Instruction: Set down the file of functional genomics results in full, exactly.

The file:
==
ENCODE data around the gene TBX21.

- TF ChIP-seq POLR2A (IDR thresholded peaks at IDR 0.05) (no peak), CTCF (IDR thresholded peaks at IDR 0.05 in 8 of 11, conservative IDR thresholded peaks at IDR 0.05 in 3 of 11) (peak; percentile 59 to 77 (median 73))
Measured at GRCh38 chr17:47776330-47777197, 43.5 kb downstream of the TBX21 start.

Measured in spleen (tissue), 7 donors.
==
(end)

ENCODE data around the gene TBX21.

- TF ChIP-seq POLR2A (IDR thresholded peaks at IDR 0.05) (no peak), CTCF (IDR thresholded peaks at IDR 0.05 in 8 of 11, conservative IDR thresholded peaks at IDR 0.05 in 3 of 11) (peak; percentile 59 to 77 (median 73))
Measured at GRCh38 chr17:47776330-47777197, 43.5 kb downstream of the TBX21 start.

Measured in spleen (tissue), 7 donors.